It’s why concierge.com lets you text or email your guests through the system however and whenever you need to. Although, just because you can communicate with your guests at any time doesn’t always mean you should. Read on to learn how and when to text or email guests during an event, and when not to.
Instant Text and Email Best Practices
The ever-presence of mobile devices really allows us to make every guest feel connected and cared for leading up to and during an event. When done respectfully and sparingly, instant communication to event guests can reduce anxiety and promote trust.
Changes: Anytime there is a change to guests’ itineraries, it helps to get in touch with them as quickly as possible so they aren’t left feeling lost. Use this any time you have a venue, time, or speaker change. Additionally, if you’re aware of traffic or transportation concerns (like an accident on the highway), a heads up to guests is always appreciated. Be as brief as possible while conveying all of the change information.
Select Reminders: Especially if you have guests traveling to your event, it can be helpful to remind them about presentation or event start times, where they can find catering or meals during a break, or if there are any delays.
A recent firsthand example of this: a client of ours was hosting a party during a sporting event weekend – at said party, our client was broadcasting the game, but attendance was strangely low. They realized their guests didn’t know that the day’s game was being broadcast at the party and, instead, the guests were at bars or hotels watching it. They used that opportunity to text guests reminding them that the game was being shown at their party, and the guests showed up in droves. Big win.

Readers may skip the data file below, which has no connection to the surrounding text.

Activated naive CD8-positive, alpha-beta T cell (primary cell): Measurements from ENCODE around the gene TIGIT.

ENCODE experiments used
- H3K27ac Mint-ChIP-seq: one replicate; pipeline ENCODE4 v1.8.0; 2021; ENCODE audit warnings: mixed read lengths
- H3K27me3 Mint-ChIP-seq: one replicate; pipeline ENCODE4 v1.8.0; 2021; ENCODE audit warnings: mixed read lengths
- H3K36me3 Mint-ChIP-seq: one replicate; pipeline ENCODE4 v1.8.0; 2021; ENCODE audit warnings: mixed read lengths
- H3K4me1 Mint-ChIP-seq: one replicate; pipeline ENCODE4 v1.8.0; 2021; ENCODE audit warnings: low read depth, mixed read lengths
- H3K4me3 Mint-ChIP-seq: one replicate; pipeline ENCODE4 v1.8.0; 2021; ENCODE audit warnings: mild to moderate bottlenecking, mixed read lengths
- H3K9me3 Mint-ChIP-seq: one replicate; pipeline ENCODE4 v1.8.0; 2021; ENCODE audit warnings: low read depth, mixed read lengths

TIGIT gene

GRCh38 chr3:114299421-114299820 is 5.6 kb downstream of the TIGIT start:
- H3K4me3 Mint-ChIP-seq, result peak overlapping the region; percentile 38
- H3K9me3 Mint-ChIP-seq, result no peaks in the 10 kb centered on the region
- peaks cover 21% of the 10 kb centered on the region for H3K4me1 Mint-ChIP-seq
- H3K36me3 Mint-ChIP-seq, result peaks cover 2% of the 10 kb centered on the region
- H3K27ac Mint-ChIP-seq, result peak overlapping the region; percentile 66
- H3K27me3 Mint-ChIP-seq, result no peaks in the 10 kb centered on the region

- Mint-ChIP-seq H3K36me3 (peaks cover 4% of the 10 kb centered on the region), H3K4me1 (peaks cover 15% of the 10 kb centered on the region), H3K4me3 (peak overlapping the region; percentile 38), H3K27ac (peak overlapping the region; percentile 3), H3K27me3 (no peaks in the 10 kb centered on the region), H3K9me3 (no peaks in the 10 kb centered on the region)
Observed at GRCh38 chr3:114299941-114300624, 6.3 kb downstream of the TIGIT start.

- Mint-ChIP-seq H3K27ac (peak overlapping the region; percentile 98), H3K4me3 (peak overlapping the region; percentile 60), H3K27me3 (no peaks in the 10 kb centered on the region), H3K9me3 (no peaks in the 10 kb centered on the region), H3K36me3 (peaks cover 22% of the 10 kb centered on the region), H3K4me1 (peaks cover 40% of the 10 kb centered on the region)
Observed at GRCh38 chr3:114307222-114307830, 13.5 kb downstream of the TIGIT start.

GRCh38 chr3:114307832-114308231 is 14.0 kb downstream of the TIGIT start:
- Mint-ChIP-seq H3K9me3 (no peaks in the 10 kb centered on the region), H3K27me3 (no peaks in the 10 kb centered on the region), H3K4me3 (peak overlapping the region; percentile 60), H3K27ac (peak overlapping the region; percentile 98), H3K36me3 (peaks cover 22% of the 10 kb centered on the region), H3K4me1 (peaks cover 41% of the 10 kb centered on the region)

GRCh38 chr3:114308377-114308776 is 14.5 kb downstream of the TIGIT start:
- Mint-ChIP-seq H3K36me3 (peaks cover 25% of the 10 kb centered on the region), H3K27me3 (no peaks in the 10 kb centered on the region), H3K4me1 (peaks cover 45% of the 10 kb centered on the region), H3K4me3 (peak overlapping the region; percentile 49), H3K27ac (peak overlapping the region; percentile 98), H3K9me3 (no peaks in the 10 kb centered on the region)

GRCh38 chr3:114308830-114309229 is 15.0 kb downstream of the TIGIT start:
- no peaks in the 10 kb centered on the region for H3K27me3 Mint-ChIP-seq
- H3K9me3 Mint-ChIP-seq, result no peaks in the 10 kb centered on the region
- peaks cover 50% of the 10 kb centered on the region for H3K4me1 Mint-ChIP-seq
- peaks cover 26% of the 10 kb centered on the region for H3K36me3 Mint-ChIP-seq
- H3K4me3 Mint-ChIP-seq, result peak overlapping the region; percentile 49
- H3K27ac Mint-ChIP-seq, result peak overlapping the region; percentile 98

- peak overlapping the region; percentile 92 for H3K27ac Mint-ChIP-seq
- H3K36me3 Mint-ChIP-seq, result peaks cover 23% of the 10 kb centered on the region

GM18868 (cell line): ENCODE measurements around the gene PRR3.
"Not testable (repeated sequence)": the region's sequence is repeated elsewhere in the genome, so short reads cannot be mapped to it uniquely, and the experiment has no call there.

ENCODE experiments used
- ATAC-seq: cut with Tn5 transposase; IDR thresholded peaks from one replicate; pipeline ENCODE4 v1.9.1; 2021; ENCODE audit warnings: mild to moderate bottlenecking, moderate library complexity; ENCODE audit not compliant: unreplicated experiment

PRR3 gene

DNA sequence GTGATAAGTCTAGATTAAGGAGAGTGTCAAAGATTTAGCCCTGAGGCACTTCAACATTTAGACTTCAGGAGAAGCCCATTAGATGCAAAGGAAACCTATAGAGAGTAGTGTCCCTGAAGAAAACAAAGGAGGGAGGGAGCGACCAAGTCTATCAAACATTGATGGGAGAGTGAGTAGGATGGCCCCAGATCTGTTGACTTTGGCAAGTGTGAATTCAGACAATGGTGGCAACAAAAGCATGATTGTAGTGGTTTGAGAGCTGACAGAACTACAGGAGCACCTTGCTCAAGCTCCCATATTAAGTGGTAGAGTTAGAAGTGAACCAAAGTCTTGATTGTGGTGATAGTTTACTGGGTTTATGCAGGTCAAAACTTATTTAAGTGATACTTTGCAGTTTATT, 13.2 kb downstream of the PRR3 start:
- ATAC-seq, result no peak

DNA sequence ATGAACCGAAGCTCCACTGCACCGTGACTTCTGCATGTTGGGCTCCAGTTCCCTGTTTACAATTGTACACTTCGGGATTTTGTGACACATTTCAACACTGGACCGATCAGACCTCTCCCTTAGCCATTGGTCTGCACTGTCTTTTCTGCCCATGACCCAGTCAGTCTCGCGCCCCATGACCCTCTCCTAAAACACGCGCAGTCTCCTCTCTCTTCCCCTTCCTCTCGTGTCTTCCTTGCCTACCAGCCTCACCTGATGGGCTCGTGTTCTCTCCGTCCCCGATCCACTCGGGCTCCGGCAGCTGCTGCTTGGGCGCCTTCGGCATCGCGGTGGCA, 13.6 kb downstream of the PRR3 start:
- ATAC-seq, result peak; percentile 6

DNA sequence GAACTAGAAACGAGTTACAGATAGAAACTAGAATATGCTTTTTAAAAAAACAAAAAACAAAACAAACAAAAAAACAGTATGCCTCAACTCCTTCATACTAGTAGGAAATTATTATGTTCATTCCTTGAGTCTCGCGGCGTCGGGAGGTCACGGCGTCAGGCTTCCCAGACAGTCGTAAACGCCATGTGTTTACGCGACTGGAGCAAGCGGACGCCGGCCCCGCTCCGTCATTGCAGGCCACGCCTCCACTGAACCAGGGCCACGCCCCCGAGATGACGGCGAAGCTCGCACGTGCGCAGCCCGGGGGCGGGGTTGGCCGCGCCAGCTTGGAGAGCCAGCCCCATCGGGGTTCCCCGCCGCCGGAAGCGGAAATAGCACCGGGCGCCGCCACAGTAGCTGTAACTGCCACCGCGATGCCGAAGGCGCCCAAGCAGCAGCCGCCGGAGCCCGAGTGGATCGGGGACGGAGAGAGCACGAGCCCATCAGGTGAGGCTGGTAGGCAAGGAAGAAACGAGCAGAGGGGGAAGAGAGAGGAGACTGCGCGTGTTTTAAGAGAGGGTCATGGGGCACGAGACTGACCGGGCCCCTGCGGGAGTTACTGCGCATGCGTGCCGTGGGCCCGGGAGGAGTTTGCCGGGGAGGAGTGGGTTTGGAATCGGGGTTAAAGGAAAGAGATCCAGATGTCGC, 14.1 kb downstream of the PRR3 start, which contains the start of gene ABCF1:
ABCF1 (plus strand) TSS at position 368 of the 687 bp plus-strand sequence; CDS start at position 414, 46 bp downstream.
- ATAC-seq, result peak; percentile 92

Follow-Ups: Few things are more helpful than leaving a great presentation with follow-up materials, resources, and links sitting expectantly in your inbox. Creating a seamless guest experience means staying top of mind for guests and meeting needs before they are even realized.
When Not to Use Text and Email
Now that you’ve seen ways immediate, personal communication can be done well, let’s look at ways it can damage a relationship so you can actively avoid them at all costs. Guests can spot fake and manipulative communication from a mile away, and it instantly leaves a bad taste in their mouths. Let’s not.
Every Little Thing: Sure, you’d love to be there at every turn to welcome your guest to their hotel, presentation room, or afterparty, but doing it via text or email for every little thing is going to get old fast. Instant notifications are meant to be attention-grabbing in order to share important information – once a guest receives them too frequently, they tune them out and might miss the actual important info.
Third Party Information: This is not the place for third party advertising or sponsor messages. It is self-serving and not useful to your guests, so it is seen as a nuisance. Advertising is best left for event web pages, print and digital materials, and perhaps as part of useful post-event offers.
Polls and Questionnaires: Be wary of sending out polls during your event. Yes, it’s nice to get feedback when the content or event is still fresh on guests’ minds, but this also falls into the category of unnecessary communication during an event. If the poll is going to inform the schedule of events or itinerary, then it may make more sense. In that case, keep it short, sweet, and on topic. Otherwise, plan to send out any surveys at one time after the event has ended so attendees can answer at their convenience.